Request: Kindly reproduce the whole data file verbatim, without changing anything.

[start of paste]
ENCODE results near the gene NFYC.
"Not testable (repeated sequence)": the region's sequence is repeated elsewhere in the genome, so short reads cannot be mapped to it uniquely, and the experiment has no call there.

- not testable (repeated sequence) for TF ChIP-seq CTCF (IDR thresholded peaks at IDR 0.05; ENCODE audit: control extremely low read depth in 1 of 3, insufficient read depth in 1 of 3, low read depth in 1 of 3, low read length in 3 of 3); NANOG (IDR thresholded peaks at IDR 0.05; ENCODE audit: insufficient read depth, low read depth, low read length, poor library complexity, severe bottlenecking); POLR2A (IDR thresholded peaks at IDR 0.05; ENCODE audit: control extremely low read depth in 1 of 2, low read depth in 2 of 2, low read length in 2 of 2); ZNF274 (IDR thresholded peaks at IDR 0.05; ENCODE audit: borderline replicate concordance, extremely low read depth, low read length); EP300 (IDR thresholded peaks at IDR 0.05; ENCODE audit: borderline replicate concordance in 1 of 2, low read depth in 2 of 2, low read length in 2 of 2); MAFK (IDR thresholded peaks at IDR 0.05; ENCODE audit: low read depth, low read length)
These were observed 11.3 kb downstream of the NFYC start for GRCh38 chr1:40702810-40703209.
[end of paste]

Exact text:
ENCODE results near the gene NFYC.
"Not testable (repeated sequence)": the region's sequence is repeated elsewhere in the genome, so short reads cannot be mapped to it uniquely, and the experiment has no call there.

- not testable (repeated sequence) for TF ChIP-seq CTCF (IDR thresholded peaks at IDR 0.05; ENCODE audit: control extremely low read depth in 1 of 3, insufficient read depth in 1 of 3, low read depth in 1 of 3, low read length in 3 of 3); NANOG (IDR thresholded peaks at IDR 0.05; ENCODE audit: insufficient read depth, low read depth, low read length, poor library complexity, severe bottlenecking); POLR2A (IDR thresholded peaks at IDR 0.05; ENCODE audit: control extremely low read depth in 1 of 2, low read depth in 2 of 2, low read length in 2 of 2); ZNF274 (IDR thresholded peaks at IDR 0.05; ENCODE audit: borderline replicate concordance, extremely low read depth, low read length); EP300 (IDR thresholded peaks at IDR 0.05; ENCODE audit: borderline replicate concordance in 1 of 2, low read depth in 2 of 2, low read length in 2 of 2); MAFK (IDR thresholded peaks at IDR 0.05; ENCODE audit: low read depth, low read length)
These were observed 11.3 kb downstream of the NFYC start for GRCh38 chr1:40702810-40703209.